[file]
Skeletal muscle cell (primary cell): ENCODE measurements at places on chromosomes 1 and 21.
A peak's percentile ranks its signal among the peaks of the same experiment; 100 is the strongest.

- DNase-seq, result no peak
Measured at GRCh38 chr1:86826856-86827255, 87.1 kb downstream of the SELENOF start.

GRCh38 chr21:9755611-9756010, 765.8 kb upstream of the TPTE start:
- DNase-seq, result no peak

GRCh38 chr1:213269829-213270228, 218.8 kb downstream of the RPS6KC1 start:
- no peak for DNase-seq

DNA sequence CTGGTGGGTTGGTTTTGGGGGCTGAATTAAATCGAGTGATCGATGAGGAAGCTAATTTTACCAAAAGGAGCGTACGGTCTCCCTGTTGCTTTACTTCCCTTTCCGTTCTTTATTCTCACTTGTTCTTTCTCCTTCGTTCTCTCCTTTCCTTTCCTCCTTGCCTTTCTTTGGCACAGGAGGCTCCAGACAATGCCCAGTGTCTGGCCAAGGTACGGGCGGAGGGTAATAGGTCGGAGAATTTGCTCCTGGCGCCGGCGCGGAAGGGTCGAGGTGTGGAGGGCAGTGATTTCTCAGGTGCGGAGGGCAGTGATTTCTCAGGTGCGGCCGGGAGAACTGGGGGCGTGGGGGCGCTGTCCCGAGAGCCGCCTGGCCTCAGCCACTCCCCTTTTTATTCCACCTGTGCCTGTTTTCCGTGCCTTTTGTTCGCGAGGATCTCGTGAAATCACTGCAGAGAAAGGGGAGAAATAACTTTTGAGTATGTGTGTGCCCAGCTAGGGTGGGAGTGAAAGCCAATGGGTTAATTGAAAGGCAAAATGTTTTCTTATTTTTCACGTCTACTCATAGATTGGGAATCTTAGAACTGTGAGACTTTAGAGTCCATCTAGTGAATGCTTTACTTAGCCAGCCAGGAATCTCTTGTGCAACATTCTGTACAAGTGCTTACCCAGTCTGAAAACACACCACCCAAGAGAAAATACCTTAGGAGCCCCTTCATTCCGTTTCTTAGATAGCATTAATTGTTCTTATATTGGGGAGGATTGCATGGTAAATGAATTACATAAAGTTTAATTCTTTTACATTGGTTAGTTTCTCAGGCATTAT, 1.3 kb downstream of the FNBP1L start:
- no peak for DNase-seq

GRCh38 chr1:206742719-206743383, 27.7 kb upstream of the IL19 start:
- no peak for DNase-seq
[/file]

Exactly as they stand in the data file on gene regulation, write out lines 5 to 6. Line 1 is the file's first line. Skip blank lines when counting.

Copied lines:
GRCh38 chr21:9755611-9756010, 765.8 kb upstream of the TPTE start:
- DNase-seq, result no peak